‘As a filmmaker I want to have an opinion’

In an industry often criticized for its escapist fare, the Indian film milieu is gearing up to encounter a film that dives headlong into the heart of current national discourse. Director Aditya Suhas Jambhale is all set to break the ice with his political thriller ‘Article 370’, which is steeped in the controversial and historic abrogation of Article 370, the topic that has engaged India in a fervent debate about national integration and autonomy.

The bold move of 2019, which saw Jammu & Kashmir’s special status being revoked, is the pivot around which Jambhale’s narrative revolves. While many laud this act as a unification milestone, others remain ensconced in skepticism. Addressing this duality, Director Jambhale firmly believes that the operation was a testament to the ideology of ‘one India’ and that telling this story was essential to reflect his conviction. Riding on the star power of Yami Gautam, ‘Article 370’ is poised to be a cinematic exploration of this landmark political change.

Jambhale, who cut his teeth on films set in his familiar territory of Konkan, ventured into unknown waters with his previous offering ‘Amritsar Junction’ (2020), a tale set against the harrowing backdrop of the Partition. But it wasn’t until he embarked on the production of his supernatural film, ‘Baramulla’, set in the valley of Kashmir, that the seeds for ‘Article 370’ were sown. With support from his producer and compatriot, Aditya Dhar – also a creative force behind critically acclaimed works – Jambhale found himself invested in the story that had unfolded in the region. Four months of filming ‘Baramulla’ in the valley altered his perspective as an outsider, allowing him a deeper understanding of a land that was transforming in front of his eyes.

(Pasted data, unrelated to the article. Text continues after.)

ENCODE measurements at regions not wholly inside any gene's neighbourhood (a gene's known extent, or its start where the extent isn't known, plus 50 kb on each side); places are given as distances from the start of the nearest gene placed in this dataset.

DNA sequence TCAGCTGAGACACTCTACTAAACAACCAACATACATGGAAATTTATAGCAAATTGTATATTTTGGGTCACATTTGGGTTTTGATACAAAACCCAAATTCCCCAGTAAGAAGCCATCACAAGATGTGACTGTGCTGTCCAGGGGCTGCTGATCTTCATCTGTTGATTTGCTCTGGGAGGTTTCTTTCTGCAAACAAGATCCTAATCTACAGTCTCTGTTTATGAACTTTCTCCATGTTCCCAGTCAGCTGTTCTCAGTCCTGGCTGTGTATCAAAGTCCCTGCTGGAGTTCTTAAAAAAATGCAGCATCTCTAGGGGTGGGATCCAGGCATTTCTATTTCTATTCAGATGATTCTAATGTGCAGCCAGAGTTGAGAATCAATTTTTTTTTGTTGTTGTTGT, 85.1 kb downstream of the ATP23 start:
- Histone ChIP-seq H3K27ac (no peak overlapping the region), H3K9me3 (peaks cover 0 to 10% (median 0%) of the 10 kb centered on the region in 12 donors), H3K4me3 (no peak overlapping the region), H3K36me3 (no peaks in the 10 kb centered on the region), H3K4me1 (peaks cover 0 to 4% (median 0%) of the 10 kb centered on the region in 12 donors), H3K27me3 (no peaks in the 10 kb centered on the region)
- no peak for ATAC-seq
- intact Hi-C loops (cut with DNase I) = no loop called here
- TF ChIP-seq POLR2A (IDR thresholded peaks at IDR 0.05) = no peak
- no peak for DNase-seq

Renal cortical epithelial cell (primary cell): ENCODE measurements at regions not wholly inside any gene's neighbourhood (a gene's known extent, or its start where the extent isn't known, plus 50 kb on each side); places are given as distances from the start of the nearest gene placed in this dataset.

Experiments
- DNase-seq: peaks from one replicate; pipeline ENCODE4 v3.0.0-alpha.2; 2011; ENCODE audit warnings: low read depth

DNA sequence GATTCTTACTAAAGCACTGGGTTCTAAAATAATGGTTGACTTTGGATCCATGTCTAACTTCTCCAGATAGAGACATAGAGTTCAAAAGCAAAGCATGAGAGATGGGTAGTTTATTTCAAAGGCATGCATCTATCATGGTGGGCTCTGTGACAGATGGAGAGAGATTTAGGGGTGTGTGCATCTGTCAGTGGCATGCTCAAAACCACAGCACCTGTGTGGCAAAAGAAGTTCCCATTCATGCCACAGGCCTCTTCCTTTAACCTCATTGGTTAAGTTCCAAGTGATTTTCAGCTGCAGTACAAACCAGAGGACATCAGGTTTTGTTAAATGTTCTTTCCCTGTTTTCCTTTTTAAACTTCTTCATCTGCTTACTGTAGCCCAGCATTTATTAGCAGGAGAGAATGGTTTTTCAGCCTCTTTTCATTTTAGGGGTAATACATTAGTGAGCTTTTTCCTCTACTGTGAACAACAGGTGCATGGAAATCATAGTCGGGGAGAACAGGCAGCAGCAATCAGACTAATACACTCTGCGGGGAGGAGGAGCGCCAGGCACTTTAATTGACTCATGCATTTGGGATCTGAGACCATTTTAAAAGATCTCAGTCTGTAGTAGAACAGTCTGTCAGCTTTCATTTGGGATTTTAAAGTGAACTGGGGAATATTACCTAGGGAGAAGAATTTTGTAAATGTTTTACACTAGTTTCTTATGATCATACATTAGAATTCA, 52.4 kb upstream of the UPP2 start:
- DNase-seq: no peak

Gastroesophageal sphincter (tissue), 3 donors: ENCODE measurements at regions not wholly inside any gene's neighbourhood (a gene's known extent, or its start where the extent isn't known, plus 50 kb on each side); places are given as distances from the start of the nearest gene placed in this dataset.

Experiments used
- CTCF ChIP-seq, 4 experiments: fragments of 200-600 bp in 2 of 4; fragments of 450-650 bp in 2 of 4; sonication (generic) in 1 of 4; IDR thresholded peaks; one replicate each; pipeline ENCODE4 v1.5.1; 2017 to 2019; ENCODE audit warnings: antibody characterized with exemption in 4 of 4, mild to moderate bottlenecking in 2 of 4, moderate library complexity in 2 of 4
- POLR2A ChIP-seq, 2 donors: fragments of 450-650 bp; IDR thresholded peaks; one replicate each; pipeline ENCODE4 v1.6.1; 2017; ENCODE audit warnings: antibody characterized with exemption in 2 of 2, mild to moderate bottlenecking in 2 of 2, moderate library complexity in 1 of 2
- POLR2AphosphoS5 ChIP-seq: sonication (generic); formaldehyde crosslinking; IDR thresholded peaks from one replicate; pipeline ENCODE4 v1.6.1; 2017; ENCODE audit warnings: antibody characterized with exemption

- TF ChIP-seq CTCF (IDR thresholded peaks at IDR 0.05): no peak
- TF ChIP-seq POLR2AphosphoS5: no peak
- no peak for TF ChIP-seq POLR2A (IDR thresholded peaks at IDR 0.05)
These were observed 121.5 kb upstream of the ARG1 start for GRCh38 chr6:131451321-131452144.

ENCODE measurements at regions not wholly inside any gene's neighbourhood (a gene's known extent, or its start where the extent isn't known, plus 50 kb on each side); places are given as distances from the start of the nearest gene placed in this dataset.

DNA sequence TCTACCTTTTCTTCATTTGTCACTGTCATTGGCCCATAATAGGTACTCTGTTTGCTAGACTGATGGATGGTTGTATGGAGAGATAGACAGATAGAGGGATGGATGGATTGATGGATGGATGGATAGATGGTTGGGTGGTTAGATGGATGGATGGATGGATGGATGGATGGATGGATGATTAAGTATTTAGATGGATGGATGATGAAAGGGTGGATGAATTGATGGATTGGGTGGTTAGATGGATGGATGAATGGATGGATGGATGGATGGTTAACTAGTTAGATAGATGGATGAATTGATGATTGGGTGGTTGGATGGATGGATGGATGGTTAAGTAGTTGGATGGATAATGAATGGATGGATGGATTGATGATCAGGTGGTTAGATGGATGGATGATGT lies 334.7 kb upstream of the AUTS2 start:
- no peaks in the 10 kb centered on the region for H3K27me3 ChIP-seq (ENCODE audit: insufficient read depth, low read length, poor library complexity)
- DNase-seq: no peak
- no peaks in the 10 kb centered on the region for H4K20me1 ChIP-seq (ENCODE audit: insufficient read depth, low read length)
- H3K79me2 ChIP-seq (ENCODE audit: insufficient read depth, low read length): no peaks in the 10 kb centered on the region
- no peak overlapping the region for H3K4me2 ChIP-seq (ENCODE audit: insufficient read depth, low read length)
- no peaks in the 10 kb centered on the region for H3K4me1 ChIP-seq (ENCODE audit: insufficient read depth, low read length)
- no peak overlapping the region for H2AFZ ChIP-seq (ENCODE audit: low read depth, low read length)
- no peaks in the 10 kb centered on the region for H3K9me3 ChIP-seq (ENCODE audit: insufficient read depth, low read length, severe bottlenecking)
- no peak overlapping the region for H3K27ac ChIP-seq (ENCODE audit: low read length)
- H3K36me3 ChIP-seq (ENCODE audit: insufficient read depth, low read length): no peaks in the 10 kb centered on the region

Even as he highlights the economic rejuvenation post-2019 with Kashmir’s booming business and hospitality sectors, Jambhale does not shy away from probing into the everyday lives affected by these historic changes. “Article 370 deals with the local Kashmiri feeling,” he says, signaling that the film has captured the pulse of the common man whose life has been touched by the political shift.

However, the release timing of ‘Article 370’ – in an election year – draws inevitable speculation about the film’s intent and balance. Jambhale defends with aplomb, shedding light on the intricate covert operation that makes for the film’s crux. Without a hint of bloodshed, the operation sought to normalize what was once ‘the most militarized zone’, a narrative the director considers powerful and deserving of the silver screen. The director’s stance is unwavering – he endorses the film’s message, believing that his artistic expression is integrally tied to his personal beliefs.

Jambhale’s commitment to the film is evident when he talks about the rigorous shoot in Kashmir, particularly a challenging scene shot with Gautam in Downtown Srinagar. With the requisite security arrangements in place and a welcoming local populace, the director felt confident in executing his vision.

With ‘Article 370’, Director Aditya Suhas Jambhale ventures beyond the safety of known narratives, creating a film that not only serves as a platform for his viewpoint but also endeavours to stir a conversation on the national stage. As Jambhale succinctly puts it, “unless I believe in it, I cannot make it.” The critics and audiences are now on the edge of their seats, awaiting a film that promises to be as politically charged as its subject. Will ‘Article 370’ be able to navigate the complexities of narrative and neutrality? Only time and the viewers will render the final verdict.

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